STAFF BLOG THE N.D. CAPITOL AND BEYOND Tribal Law and Order Act passes
The U.S. Senate has passed the Tribal Law and Order Act of 2010 in response to what Sen. Byron Dorgan, D-N.D., describes as the crisis in law enforcement on many Indian reservations.
Do... Posted on 6/25/10 at 4:38 AM
An American Indian tribe in northern Minnesota will become the first in the country to team up with federal prosecutors under a law designed to improve public safety on reservations, the U.S. Department of Justice announced Friday.
Three alleged members of an American Indian gang known for terrorizing people in the Upper Midwest were part of a criminal enterprise in which members dealt drugs, attacked informants and used other violent tactics to maintain the gang and its reputation, federal prosecutors said during closing arguments Tuesday in the men's trial.
University of New Mexico Law School Dean Kevin Washburn says he would work to ensure the federal government meets its obligations to American Indians if confirmed as the Interior Department's assistant secretary for Indian Affairs.
North Dakota State University is sponsoring the conference Tuesday and Wednesday in Fort Yates. Nursing professor Loretta Heuer says it's the first of its kind. She says it will start the dialogue on how to get more American Indian students into nursing.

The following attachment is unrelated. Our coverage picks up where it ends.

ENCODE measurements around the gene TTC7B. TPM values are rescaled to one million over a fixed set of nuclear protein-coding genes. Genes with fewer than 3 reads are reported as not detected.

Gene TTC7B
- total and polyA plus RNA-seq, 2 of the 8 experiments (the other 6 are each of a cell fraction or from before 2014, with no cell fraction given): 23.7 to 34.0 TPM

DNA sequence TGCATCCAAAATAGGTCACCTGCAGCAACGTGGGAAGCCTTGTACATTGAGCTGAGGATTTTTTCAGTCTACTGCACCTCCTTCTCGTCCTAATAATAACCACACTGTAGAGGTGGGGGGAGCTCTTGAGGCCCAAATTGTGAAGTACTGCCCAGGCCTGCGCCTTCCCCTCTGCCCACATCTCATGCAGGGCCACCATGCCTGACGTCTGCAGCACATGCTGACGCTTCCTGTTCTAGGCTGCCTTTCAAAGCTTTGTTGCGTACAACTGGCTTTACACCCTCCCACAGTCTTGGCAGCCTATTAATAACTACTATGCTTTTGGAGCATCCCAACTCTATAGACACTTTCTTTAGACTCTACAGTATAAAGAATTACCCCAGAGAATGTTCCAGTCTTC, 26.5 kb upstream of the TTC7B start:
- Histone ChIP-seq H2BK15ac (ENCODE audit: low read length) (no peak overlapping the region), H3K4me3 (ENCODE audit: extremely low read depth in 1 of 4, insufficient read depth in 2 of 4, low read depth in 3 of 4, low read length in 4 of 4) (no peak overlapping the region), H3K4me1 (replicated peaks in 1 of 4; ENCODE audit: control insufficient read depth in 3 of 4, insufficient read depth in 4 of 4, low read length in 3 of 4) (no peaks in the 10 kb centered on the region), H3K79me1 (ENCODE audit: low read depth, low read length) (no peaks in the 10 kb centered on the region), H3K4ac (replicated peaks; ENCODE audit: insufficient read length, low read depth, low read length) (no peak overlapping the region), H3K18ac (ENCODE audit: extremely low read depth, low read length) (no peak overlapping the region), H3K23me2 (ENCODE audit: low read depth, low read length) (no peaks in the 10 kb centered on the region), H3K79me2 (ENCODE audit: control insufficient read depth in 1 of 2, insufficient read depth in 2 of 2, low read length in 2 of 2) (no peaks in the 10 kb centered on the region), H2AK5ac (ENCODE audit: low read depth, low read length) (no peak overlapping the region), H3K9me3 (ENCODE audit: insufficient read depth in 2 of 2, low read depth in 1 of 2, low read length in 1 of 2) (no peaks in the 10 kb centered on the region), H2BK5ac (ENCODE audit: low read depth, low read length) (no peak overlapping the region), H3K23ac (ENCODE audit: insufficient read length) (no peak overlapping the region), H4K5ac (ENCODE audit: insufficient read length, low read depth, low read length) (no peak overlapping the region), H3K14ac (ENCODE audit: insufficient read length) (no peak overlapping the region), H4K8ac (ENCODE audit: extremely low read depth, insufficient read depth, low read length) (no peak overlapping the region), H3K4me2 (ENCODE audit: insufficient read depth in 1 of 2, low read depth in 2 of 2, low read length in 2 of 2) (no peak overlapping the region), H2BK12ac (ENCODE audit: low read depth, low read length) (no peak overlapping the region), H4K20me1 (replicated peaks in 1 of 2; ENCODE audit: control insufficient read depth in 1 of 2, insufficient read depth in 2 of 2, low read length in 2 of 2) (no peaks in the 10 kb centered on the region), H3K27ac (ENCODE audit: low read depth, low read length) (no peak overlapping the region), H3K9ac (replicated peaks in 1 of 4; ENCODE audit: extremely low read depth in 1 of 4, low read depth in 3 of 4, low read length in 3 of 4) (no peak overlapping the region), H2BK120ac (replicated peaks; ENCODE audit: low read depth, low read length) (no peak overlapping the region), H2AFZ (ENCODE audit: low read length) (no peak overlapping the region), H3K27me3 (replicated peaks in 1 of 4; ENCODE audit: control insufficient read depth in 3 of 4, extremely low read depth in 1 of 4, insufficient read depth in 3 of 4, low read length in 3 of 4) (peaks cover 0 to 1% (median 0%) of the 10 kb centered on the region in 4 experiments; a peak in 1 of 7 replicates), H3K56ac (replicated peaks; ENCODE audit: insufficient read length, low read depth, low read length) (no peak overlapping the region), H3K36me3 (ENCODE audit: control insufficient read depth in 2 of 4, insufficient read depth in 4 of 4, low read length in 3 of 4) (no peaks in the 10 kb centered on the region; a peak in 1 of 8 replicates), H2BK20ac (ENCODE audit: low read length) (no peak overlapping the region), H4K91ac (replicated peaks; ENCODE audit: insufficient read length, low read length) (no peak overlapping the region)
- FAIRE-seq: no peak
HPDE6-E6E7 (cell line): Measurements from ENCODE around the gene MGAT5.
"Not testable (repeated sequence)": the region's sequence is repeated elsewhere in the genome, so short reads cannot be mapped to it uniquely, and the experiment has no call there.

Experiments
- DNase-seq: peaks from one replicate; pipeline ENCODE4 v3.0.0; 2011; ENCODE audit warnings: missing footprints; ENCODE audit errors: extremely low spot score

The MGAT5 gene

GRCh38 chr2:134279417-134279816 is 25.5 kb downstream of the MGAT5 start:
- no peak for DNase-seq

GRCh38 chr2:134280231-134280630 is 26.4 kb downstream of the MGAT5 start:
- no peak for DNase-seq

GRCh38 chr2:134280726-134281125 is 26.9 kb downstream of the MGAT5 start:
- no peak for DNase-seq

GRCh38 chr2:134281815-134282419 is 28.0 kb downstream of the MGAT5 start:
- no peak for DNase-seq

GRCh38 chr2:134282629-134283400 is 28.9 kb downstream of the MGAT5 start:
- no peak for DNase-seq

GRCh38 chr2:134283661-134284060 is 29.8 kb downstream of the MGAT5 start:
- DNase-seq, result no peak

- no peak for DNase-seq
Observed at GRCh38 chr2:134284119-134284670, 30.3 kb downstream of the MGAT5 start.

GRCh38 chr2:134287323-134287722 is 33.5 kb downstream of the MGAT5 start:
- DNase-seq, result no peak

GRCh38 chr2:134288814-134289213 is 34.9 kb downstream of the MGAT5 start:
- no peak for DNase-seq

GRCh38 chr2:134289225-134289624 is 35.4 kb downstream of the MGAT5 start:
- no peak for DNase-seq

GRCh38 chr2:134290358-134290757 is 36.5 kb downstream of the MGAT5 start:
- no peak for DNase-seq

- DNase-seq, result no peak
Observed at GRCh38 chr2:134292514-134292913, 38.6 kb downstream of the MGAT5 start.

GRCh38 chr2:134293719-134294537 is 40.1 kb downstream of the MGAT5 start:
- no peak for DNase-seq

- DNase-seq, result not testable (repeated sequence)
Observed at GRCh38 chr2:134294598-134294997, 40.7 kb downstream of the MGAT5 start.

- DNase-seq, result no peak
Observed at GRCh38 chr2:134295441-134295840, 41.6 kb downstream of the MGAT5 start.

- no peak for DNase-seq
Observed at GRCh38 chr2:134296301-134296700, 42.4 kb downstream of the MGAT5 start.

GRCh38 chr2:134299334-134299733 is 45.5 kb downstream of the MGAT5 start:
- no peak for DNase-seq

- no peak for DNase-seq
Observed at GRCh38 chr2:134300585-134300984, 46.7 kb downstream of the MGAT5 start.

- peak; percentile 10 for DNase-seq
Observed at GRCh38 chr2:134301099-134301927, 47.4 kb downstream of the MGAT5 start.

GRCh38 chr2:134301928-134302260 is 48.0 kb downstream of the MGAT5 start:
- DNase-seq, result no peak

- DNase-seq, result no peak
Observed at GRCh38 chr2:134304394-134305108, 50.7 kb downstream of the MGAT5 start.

The No. 2 official at the U.S. Department of Justice is coming to North Dakota to talk about public safety on American Indian reservations. Deputy Attorney General James Cole is scheduled to be the keynote speaker Thursday morning at a tribal conference in Bismarck.
Each year for the past eight or nine years, Twyla Baker-Demaray and friends have produced traditional American Indian food as part of the annual Time Out at UND, a week of talks, performances and presentations showcasing the history and culture of regional Indian tribes.
Russell Means, a former American Indian Movement activist who led the 1973 uprising at Wounded Knee, says he has inoperable throat cancer. The 71-year-old said doctors told him the cancer was too advanced for surgery. Means, who is also an actor known for his role in "The Last of the Mohicans," said he would not have chosen surgery anyway because it would have meant the removal of his tongue and his ability to speak.
An eastern North Dakota school is among 304 nationwide being recognized for high achievement.The Barnes County North campus in Rogers, N.D., is getting a Blue Ribbon School award from the U.S. Department of Education.
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